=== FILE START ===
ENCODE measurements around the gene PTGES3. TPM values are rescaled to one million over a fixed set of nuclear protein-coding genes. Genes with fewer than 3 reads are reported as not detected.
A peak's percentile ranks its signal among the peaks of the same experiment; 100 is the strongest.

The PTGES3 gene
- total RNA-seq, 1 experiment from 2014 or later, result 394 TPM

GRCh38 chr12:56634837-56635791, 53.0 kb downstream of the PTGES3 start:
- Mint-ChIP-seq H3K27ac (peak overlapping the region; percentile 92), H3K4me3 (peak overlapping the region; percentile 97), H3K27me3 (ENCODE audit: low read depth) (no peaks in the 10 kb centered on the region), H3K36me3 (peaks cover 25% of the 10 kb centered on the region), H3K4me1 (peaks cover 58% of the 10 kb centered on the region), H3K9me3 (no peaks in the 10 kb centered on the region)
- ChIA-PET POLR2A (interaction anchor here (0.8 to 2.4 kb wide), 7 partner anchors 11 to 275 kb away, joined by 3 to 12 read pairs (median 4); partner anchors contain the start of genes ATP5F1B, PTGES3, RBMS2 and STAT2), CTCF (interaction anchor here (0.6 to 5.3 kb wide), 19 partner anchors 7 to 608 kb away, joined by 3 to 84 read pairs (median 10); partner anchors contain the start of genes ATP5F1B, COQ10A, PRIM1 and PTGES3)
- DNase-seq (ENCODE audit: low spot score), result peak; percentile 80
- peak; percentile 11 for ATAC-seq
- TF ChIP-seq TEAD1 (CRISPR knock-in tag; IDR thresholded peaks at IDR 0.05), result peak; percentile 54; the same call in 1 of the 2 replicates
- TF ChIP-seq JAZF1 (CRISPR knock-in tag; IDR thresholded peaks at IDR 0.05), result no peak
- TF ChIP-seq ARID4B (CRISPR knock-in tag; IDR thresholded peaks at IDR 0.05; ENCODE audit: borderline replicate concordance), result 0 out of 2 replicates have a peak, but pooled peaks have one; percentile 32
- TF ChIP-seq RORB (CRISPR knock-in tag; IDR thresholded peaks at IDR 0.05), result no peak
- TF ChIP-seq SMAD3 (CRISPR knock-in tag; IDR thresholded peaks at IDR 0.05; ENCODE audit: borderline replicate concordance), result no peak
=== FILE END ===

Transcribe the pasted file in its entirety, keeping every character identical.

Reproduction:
ENCODE measurements around the gene PTGES3. TPM values are rescaled to one million over a fixed set of nuclear protein-coding genes. Genes with fewer than 3 reads are reported as not detected.
A peak's percentile ranks its signal among the peaks of the same experiment; 100 is the strongest.

The PTGES3 gene
- total RNA-seq, 1 experiment from 2014 or later, result 394 TPM

GRCh38 chr12:56634837-56635791, 53.0 kb downstream of the PTGES3 start:
- Mint-ChIP-seq H3K27ac (peak overlapping the region; percentile 92), H3K4me3 (peak overlapping the region; percentile 97), H3K27me3 (ENCODE audit: low read depth) (no peaks in the 10 kb centered on the region), H3K36me3 (peaks cover 25% of the 10 kb centered on the region), H3K4me1 (peaks cover 58% of the 10 kb centered on the region), H3K9me3 (no peaks in the 10 kb centered on the region)
- ChIA-PET POLR2A (interaction anchor here (0.8 to 2.4 kb wide), 7 partner anchors 11 to 275 kb away, joined by 3 to 12 read pairs (median 4); partner anchors contain the start of genes ATP5F1B, PTGES3, RBMS2 and STAT2), CTCF (interaction anchor here (0.6 to 5.3 kb wide), 19 partner anchors 7 to 608 kb away, joined by 3 to 84 read pairs (median 10); partner anchors contain the start of genes ATP5F1B, COQ10A, PRIM1 and PTGES3)
- DNase-seq (ENCODE audit: low spot score), result peak; percentile 80
- peak; percentile 11 for ATAC-seq
- TF ChIP-seq TEAD1 (CRISPR knock-in tag; IDR thresholded peaks at IDR 0.05), result peak; percentile 54; the same call in 1 of the 2 replicates
- TF ChIP-seq JAZF1 (CRISPR knock-in tag; IDR thresholded peaks at IDR 0.05), result no peak
- TF ChIP-seq ARID4B (CRISPR knock-in tag; IDR thresholded peaks at IDR 0.05; ENCODE audit: borderline replicate concordance), result 0 out of 2 replicates have a peak, but pooled peaks have one; percentile 32
- TF ChIP-seq RORB (CRISPR knock-in tag; IDR thresholded peaks at IDR 0.05), result no peak
- TF ChIP-seq SMAD3 (CRISPR knock-in tag; IDR thresholded peaks at IDR 0.05; ENCODE audit: borderline replicate concordance), result no peak